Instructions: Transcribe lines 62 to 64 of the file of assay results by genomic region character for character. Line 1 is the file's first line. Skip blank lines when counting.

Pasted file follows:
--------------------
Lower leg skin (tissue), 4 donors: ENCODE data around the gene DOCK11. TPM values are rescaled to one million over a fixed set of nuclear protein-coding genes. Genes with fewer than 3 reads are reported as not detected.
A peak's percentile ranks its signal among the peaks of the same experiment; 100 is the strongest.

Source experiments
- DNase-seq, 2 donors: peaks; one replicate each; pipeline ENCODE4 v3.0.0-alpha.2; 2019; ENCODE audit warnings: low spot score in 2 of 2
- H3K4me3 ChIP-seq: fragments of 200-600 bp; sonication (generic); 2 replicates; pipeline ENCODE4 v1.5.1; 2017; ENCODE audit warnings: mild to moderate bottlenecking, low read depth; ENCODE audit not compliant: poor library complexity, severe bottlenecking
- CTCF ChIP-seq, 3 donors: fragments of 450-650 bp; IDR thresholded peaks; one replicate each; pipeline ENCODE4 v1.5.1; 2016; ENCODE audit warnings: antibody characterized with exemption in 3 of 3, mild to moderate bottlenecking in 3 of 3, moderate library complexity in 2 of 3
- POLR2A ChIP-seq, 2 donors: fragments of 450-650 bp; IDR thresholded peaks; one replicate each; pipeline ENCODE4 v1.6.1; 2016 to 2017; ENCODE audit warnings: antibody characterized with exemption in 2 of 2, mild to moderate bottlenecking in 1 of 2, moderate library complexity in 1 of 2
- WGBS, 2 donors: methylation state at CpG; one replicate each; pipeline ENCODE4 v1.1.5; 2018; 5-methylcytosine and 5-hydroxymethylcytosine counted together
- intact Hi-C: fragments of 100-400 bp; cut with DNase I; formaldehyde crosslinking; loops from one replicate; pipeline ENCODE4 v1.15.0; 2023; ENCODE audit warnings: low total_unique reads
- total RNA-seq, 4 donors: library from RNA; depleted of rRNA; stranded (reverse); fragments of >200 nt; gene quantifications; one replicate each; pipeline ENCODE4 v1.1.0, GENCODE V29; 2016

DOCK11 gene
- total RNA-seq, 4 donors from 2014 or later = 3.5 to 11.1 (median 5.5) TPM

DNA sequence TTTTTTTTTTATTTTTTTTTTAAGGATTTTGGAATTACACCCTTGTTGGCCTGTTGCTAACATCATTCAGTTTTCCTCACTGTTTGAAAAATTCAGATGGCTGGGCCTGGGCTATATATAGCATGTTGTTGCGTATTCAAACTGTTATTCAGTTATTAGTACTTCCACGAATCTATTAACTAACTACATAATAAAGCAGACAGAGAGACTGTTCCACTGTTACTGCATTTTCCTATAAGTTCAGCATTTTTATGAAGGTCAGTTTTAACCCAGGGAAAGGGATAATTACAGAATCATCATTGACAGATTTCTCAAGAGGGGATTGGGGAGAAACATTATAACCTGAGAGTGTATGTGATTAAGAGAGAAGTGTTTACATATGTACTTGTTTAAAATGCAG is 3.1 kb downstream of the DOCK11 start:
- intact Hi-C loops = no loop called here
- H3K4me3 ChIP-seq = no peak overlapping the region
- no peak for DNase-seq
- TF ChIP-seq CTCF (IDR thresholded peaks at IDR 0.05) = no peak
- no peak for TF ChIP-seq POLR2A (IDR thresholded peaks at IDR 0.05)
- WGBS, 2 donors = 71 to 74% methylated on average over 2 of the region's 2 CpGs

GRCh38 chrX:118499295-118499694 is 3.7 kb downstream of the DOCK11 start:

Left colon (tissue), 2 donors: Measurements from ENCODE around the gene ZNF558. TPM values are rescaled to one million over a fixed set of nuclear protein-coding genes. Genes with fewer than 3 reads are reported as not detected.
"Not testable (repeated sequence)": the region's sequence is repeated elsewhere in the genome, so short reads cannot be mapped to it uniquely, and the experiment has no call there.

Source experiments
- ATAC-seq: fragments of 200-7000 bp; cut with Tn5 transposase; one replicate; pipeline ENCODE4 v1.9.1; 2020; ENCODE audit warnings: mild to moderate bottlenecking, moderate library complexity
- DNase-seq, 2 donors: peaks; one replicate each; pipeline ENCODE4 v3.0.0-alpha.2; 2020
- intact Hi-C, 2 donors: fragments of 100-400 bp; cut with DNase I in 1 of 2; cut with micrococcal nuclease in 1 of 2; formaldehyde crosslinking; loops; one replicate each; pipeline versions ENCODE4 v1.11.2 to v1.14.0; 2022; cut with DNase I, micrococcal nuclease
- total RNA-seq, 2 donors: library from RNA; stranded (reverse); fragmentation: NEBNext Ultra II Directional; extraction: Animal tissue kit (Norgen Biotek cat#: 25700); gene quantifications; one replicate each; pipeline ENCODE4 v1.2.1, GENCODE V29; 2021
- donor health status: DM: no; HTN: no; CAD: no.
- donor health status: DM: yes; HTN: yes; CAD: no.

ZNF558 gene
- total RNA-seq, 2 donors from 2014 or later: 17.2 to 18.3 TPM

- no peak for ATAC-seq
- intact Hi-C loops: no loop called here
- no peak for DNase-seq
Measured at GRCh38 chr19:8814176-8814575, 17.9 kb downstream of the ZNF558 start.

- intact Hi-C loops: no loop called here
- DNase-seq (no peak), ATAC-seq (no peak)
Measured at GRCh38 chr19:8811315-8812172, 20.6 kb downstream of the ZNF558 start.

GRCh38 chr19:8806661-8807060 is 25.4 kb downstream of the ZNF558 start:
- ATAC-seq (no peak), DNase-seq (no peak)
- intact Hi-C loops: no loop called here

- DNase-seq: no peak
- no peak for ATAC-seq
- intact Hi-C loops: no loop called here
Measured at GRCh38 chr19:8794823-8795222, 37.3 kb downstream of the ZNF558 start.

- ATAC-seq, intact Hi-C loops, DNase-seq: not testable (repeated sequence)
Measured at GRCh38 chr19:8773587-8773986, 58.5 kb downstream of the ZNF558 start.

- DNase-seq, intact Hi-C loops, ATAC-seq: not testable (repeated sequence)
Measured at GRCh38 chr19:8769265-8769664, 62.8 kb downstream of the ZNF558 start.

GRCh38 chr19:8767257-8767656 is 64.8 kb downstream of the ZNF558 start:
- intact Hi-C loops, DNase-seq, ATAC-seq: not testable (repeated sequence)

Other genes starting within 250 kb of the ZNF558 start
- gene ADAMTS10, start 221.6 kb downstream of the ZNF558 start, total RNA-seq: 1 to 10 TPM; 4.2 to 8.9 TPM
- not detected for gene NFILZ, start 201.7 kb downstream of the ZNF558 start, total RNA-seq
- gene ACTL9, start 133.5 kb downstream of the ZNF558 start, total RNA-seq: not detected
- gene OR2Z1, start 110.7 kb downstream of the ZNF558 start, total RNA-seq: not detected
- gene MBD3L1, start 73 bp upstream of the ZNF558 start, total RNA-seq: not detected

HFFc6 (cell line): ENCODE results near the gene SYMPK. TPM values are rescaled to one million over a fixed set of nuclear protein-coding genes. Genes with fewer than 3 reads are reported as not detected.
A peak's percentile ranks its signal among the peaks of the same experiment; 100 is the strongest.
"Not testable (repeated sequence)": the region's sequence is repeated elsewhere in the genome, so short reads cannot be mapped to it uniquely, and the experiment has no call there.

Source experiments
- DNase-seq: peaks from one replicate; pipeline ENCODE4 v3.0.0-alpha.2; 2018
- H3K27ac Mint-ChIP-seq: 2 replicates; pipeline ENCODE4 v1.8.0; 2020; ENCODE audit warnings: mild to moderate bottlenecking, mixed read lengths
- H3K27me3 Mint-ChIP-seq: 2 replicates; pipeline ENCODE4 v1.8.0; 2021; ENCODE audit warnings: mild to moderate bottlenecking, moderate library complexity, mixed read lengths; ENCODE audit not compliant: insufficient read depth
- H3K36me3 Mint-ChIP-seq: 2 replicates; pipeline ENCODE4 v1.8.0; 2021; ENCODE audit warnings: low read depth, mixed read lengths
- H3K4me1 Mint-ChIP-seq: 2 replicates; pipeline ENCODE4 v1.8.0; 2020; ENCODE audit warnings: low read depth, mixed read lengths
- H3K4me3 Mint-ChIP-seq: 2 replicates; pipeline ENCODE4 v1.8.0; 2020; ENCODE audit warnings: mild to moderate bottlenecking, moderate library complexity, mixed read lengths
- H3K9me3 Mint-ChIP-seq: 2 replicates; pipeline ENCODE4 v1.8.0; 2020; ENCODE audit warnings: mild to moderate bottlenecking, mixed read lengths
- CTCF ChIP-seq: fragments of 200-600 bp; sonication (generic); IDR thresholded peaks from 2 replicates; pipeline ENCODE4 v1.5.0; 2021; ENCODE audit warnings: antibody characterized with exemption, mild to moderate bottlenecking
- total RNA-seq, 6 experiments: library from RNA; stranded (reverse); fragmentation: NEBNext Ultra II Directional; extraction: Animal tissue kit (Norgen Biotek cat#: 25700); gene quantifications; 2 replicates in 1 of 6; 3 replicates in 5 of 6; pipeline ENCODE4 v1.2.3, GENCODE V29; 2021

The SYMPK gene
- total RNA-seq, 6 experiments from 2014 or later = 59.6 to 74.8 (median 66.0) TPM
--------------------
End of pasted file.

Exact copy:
- DNase-seq: peaks from one replicate; pipeline ENCODE4 v3.0.0-alpha.2; 2018
- H3K27ac Mint-ChIP-seq: 2 replicates; pipeline ENCODE4 v1.8.0; 2020; ENCODE audit warnings: mild to moderate bottlenecking, mixed read lengths
- H3K27me3 Mint-ChIP-seq: 2 replicates; pipeline ENCODE4 v1.8.0; 2021; ENCODE audit warnings: mild to moderate bottlenecking, moderate library complexity, mixed read lengths; ENCODE audit not compliant: insufficient read depth